Oak View is currently working with the Prudential Center in Newark, NJ and will be overseeing David Beckham’s bid to introduce a Major League Soccer franchise to Miami.
Azoff is currently manager to Gwen Stefani and Christina Aguilera and was formerly the executive chairman of Live Nation.
Pandora Buying Rdio to Expand Subscription Service
Pandora announced it will buy Rdio in order to expand its subscription service in order to help boost its flailing revenue and potentially build better relationships than it had before with labels and artists, reported TechCrunch. But according to an article in Fortune, this acquisition might come with complications.
Pandora, which suffered a major loss on the stock market in October, announced its plans to buy the streaming music service on November 16 for $75 million in order to provide a robust paid subscription service. This could mean more revenue for Pandora.
But experts noted this move could be Pandora’s attempt to improve relationships with artists and labels; an expanded and improved subscription service could counteract the industry’s concerns that Pandora is not compensating artists properly for the music it plays and also make it more musician-friendly than competitors like Spotify or YouTube.
Early signs are indicating that Pandora’s plan to build its fortune by buying Rdio might fall flat. Investors were not excited about the news, which brought Pandora’s shares back to their lowest point. And analysts indicated that the plan, “reeks of desperation” and were doubtful Pandora could execute it successfully.
Pandora’s “fate” has long been controlled by its investors and a music industry that has become “hostile” towards it as the service has argued down royalty rates again and again. Thus, Pandora’s costs and ability to deliver a superior experience to its customers is possibly in the hands of the industry. And what works for the music industry may not be in Pandora’s, consumers’ or musicians’ favor.
Venture capitalist Chris Dixon explained that music is different from other types of online media because the music labels control a large part of it, and most are not invested in innovation or improving the user experience. He compared the music industry to the video game industry: “Contrast this to the music industry, which relies on litigation to aggressively stifle remixing and experimentation. Large music laels have effectively become law firms devoted to protecting their back catalog. Sometimes this means suing their peers, and sometimes this means suing communities of users.”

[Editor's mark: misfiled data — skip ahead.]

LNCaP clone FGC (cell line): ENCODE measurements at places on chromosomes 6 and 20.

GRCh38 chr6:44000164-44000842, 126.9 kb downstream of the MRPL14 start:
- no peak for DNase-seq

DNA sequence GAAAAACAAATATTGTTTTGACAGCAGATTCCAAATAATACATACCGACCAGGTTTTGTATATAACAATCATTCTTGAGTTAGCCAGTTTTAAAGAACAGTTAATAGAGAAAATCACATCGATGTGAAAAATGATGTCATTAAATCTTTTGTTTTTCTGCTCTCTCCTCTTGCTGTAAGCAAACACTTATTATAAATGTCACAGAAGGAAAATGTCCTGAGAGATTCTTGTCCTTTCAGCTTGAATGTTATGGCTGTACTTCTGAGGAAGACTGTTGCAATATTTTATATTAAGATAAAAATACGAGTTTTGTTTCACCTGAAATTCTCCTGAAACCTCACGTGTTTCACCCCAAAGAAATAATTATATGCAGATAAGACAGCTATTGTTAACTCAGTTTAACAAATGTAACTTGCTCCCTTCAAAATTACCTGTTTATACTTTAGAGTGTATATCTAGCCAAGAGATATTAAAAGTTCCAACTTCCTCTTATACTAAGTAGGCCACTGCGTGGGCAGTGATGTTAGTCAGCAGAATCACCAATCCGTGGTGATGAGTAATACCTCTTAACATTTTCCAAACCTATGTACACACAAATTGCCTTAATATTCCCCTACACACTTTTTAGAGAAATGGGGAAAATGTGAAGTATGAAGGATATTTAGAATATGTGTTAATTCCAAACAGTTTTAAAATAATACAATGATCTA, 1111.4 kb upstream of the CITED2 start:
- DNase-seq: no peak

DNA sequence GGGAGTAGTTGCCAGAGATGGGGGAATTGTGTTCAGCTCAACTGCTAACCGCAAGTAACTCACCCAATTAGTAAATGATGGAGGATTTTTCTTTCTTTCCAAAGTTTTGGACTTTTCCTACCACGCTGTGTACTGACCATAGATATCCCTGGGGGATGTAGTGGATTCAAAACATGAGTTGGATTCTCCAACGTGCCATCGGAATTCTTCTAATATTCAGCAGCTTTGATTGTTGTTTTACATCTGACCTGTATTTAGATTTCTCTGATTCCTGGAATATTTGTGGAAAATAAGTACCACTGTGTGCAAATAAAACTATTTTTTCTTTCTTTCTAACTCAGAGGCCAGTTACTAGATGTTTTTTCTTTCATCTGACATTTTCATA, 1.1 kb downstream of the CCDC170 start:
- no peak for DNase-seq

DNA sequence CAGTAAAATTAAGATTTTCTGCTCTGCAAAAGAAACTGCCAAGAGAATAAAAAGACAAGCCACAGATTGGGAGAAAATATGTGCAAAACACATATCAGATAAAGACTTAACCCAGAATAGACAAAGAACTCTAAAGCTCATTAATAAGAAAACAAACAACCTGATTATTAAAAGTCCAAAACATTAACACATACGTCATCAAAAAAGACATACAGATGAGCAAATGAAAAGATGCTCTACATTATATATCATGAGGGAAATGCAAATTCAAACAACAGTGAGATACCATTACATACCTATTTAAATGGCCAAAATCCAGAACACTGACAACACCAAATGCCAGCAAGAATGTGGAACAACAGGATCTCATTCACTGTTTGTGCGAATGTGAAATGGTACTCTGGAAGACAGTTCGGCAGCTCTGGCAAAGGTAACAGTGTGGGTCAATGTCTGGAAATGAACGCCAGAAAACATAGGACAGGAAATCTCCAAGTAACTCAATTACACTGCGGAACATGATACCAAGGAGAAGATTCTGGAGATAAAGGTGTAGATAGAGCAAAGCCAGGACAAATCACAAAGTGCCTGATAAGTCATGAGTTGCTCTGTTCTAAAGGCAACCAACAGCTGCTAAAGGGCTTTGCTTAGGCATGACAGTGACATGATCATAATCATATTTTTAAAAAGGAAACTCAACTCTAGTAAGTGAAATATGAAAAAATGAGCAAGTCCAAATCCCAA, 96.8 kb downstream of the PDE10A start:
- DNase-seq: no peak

This situation describes Pandora’s major problem: It exists in an economy in which the most powerful companies and individuals are more focused on collecting money lost long ago than on trying out new business models.
An example is that the music industry recently waged a legal war against Pandora and other music services to get back monies owed from recordings made prior to 1972. The collection of these royalties resulted in expensive and long legal processes, ultimately ending with Pandora settling all the claims for $90 million. And that $90 million is a lot for a company that lost $150 million in Q3 of 2015 alone. Plus, none of that $90 million will go to support new artists. It will instead be divided between lawyers and music labels.
Pandora’s and the music industry’s biggest challenge is the music royalty system, which still largely operates in a way that follows an outdated business model. In many cases, it rewards copyright owners who want to “become law firms devoted to protecting their back catalog” instead of focusing on the future of the music industry.